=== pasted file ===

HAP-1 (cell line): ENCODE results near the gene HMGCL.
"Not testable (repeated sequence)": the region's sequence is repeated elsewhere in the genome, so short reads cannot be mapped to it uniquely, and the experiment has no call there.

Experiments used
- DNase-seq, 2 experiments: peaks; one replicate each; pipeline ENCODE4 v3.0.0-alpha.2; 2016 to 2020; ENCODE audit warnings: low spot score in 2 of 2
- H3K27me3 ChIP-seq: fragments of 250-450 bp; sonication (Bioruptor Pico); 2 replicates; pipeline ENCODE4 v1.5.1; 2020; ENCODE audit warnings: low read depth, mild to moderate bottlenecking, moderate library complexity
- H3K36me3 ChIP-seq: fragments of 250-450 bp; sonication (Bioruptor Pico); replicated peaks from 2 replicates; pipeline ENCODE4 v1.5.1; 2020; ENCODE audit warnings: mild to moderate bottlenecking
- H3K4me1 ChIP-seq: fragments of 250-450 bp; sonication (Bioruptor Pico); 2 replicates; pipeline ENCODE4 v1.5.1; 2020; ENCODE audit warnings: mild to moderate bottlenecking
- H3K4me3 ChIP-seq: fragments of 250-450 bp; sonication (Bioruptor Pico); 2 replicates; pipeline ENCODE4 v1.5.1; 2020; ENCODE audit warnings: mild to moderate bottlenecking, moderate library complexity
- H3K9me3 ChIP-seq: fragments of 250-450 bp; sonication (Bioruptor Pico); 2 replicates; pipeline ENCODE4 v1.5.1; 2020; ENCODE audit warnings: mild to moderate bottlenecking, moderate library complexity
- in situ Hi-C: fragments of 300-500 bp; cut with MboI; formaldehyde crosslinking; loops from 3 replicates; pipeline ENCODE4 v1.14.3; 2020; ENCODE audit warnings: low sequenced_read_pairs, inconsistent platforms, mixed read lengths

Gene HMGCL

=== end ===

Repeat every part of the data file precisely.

HAP-1 (cell line): ENCODE results near the gene HMGCL.
"Not testable (repeated sequence)": the region's sequence is repeated elsewhere in the genome, so short reads cannot be mapped to it uniquely, and the experiment has no call there.

Experiments used
- DNase-seq, 2 experiments: peaks; one replicate each; pipeline ENCODE4 v3.0.0-alpha.2; 2016 to 2020; ENCODE audit warnings: low spot score in 2 of 2
- H3K27me3 ChIP-seq: fragments of 250-450 bp; sonication (Bioruptor Pico); 2 replicates; pipeline ENCODE4 v1.5.1; 2020; ENCODE audit warnings: low read depth, mild to moderate bottlenecking, moderate library complexity
- H3K36me3 ChIP-seq: fragments of 250-450 bp; sonication (Bioruptor Pico); replicated peaks from 2 replicates; pipeline ENCODE4 v1.5.1; 2020; ENCODE audit warnings: mild to moderate bottlenecking
- H3K4me1 ChIP-seq: fragments of 250-450 bp; sonication (Bioruptor Pico); 2 replicates; pipeline ENCODE4 v1.5.1; 2020; ENCODE audit warnings: mild to moderate bottlenecking
- H3K4me3 ChIP-seq: fragments of 250-450 bp; sonication (Bioruptor Pico); 2 replicates; pipeline ENCODE4 v1.5.1; 2020; ENCODE audit warnings: mild to moderate bottlenecking, moderate library complexity
- H3K9me3 ChIP-seq: fragments of 250-450 bp; sonication (Bioruptor Pico); 2 replicates; pipeline ENCODE4 v1.5.1; 2020; ENCODE audit warnings: mild to moderate bottlenecking, moderate library complexity
- in situ Hi-C: fragments of 300-500 bp; cut with MboI; formaldehyde crosslinking; loops from 3 replicates; pipeline ENCODE4 v1.14.3; 2020; ENCODE audit warnings: low sequenced_read_pairs, inconsistent platforms, mixed read lengths

Gene HMGCL